SIOUX CITY, Iowa (KCAU) – With two mass shootings in the span of just thirteen hours many people across the country continue to grieve. That grief is sparking many questions, concerns, and even fears in people of all ages.
Many young kids are taking notice of the shootings, some of them asking their own questions and expressing their own fears. Local mental health professionals say it’s important for parents to take the time to have those serious conversations.
“Super sad and super unfortunate but all we can ever do is move forward, and it’s a scary place out there,” said Kelly Riibe a local Siouxland mother.
Riibe is a mother of four young children, and she is one of many parents having to have a conversation about the recent tragedies.
“It’s hard to know where the line is on how much is too much detail, because a little bit of fear is okay, but you don’t want them to be outright scared,” said Riibe.
Many children are being exposed to these tragedies through social media, friends, and outside conversations. That’s why this is an opportunity, for parents, to address how their child is feeling.
“We can be available, so they may have questions. They may have questions that we would not have anticipated, so just being available to talk as a parent and being supportive is extremely important,” said Laura Phen,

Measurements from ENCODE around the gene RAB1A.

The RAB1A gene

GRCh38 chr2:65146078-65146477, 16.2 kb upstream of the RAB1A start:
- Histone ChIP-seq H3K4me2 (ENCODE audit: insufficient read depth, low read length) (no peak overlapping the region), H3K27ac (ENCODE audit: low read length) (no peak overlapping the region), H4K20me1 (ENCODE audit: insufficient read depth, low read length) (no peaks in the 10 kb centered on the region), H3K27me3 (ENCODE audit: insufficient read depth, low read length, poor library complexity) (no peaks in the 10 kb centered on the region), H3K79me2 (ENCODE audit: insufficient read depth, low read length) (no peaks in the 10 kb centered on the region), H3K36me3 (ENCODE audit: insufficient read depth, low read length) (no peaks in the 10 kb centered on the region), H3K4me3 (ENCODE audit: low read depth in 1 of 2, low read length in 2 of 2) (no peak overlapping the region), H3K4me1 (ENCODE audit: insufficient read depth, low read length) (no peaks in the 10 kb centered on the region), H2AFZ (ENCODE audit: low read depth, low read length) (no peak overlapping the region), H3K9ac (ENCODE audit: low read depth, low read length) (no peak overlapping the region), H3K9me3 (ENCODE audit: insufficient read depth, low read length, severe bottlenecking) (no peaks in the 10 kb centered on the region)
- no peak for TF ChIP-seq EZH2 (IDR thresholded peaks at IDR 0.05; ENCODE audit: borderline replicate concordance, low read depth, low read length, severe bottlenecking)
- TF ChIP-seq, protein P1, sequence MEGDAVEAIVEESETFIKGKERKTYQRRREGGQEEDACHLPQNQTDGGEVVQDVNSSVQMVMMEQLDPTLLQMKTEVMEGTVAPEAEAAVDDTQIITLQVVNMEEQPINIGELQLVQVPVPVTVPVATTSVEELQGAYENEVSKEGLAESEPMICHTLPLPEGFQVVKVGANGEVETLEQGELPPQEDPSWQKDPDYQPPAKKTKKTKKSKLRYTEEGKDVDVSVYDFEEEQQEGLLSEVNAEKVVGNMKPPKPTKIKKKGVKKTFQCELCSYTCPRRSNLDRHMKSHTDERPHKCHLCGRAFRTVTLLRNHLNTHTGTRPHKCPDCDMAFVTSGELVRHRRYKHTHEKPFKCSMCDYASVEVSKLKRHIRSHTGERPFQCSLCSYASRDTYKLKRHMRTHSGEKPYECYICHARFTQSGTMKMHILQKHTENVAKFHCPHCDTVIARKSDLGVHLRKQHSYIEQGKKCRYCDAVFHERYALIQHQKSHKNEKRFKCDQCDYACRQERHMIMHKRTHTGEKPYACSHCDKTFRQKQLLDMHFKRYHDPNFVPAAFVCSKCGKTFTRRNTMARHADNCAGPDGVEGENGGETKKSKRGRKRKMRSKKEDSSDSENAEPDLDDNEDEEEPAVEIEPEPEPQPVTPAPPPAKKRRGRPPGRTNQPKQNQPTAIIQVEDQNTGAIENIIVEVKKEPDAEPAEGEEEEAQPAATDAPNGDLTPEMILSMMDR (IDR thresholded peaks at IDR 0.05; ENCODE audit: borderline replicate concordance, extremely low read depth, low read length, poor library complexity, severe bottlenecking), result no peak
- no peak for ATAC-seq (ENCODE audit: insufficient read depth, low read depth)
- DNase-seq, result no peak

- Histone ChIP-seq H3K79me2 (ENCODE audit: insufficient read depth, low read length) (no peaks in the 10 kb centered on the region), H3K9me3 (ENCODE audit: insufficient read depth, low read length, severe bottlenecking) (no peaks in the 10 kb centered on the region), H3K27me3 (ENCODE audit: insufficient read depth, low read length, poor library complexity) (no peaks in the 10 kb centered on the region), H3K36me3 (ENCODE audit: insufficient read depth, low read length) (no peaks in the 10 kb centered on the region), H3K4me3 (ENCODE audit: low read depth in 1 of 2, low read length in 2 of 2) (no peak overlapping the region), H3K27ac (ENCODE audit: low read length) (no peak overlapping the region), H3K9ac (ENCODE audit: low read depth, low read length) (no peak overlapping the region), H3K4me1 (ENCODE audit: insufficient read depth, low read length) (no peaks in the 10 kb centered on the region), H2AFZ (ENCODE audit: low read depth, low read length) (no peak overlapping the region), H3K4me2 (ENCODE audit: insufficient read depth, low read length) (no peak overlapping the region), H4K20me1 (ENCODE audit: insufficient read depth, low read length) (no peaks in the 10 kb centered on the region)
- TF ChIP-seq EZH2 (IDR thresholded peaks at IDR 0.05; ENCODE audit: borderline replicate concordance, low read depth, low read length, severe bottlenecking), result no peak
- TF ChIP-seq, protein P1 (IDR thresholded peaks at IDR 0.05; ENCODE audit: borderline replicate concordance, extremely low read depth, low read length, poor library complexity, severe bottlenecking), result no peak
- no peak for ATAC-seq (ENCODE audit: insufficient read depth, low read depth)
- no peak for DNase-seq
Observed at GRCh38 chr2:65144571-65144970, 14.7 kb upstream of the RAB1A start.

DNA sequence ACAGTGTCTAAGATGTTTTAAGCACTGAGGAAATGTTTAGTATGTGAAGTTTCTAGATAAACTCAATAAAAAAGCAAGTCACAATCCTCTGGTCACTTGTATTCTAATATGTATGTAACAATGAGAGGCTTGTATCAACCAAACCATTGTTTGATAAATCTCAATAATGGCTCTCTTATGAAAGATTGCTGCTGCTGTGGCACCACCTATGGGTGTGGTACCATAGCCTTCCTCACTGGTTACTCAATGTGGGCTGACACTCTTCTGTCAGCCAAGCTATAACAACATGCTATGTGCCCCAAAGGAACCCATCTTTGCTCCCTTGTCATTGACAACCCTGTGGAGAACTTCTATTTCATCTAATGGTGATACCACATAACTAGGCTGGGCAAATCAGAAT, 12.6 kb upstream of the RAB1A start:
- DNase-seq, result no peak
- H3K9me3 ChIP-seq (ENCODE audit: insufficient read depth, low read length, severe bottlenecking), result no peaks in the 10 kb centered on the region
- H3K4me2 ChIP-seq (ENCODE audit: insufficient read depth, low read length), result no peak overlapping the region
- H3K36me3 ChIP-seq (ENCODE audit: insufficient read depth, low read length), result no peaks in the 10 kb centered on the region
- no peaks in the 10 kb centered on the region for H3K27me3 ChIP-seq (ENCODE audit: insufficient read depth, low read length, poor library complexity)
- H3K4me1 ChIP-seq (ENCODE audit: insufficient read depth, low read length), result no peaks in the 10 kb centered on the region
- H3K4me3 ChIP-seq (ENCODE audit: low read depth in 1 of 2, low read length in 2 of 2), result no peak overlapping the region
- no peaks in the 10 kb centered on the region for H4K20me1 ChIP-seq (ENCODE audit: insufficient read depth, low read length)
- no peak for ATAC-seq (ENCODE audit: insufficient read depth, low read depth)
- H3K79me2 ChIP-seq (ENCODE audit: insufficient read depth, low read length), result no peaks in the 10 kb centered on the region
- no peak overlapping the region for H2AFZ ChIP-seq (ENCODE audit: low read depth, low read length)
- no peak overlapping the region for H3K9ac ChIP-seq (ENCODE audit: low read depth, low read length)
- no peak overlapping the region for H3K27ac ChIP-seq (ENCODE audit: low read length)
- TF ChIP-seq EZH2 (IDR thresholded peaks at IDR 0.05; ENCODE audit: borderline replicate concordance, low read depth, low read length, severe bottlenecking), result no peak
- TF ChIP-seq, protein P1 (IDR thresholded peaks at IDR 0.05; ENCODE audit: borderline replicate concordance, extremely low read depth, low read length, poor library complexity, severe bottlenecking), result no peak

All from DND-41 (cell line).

a Child Therapist at Dean & Associates.
“I think by talking about it, we let her know that we are going to help them not let that happen to them. And if they ever see something scary or unsafe they need to talk to their dad or I about it,” said Riibe.
But after those tough conversations, what do we do next? KCAU 9 reporter Marina Bach sat down with Laura Phen to talk about some ways parents can help children cope with emotions after any tragedy.
“We can teach children calming techniques like breathing, talking about their feelings, and just being able to express that and let it out. That can really help a child develop adaptive ways to deal with big feelings,” said Phen.
“Bad things are going to happen and how we cope with them in a positive way will mean a lot to everybody,” said Riibe.
These tough conversations can become a bridge into even bigger topics like mental health, depression, drugs, or alcohol. The conversation is giving parents an opportunity to have a better flow of communication with their kids.